“Our government is cracking down on bad actors and defending future homeowners from unethical and egregious practices, ensuring developers looking to make a quick buck will think twice before trying to take advantage of hard-working Ontarians,” said Ross Romano, Minister of Government and Consumer Services. “These changes will not only improve access to housing but will also protect Ontarians making one of the biggest purchases of their lives – a new home.”


Quick Facts

  • In 2021, two years after implementing More Homes, More Choice, Ontario had more than 100,000 new housing starts, the highest level since 1987, and the highest level of new rental starts in 30 years (since 1991).
  • A Scotiabank housing report found that Ontario is one of the few provinces in Canada below the national average for the supply of homes per capita, with Canada having the lowest amount of housing per capita of any of the G7 countries.
  • More Homes for Everyone is the result of a three-part consultation with industry, municipalities, and the public. This includes the report from the Housing Affordability Task Force, which highlights expert recommendations to increase supply and serves as Ontario’s long-term housing road-map to address the housing crisis.
  • Along with the measures to cut red tape and get homes built faster, our government is helping municipalities make their planning and approvals processes more efficient and identify potential savings through the new Streamline Development Approval Fund (over $45 million provided) as well as the Municipal Modernization Program (over $68 million provided through three intakes) and the Audit and Accountability Fund (over $23 million provided through three intakes). This funding is helping municipalities streamline and modernize their planning processes including official plan and zoning updates, plan of subdivision and site plan approvals, and improve their delivery of other local services.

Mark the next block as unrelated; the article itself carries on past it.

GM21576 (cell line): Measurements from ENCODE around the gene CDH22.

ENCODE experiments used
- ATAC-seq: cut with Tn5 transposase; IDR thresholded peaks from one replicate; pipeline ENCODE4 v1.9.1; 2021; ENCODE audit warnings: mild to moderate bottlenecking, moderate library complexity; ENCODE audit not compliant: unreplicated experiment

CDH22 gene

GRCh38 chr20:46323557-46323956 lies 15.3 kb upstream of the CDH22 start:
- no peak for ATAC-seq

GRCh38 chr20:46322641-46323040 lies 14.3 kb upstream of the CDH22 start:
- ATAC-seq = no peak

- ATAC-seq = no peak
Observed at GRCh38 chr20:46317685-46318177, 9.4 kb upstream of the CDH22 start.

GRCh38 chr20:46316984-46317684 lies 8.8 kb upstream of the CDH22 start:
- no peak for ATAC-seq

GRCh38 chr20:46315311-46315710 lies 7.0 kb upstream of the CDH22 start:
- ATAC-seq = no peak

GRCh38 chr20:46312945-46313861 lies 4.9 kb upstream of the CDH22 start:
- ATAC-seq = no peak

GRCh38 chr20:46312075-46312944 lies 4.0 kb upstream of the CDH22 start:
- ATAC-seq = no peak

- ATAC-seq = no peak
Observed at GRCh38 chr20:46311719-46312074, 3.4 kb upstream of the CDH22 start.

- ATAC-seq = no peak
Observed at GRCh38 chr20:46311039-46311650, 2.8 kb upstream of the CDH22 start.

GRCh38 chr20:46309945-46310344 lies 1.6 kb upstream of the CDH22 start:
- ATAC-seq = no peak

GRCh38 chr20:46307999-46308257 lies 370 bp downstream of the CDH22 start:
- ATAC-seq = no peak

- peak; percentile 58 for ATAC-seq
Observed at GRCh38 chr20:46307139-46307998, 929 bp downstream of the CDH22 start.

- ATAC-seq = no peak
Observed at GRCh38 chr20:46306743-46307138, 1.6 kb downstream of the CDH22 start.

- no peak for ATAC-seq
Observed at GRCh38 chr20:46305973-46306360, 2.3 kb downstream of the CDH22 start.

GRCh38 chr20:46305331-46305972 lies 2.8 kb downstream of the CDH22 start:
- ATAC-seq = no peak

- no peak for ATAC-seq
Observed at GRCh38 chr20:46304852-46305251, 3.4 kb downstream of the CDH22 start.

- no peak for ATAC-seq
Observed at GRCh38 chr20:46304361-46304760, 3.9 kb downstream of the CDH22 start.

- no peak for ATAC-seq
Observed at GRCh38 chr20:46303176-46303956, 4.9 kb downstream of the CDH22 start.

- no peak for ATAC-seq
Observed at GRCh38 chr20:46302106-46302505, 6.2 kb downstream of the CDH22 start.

• Ontario is consulting with the public, municipalities and stakeholders to develop recommendations on how to support gentle density for multi-generational and missing middle housing, as well as addressing housing needs in rural and northern communities.
  • Ontario is also consulting with the public on proposed regulation changes to address unethical condo cancellations. Provide your input at: Proposed regulations to better inform and protect purchasers of condominium homes (ontariocanada.com)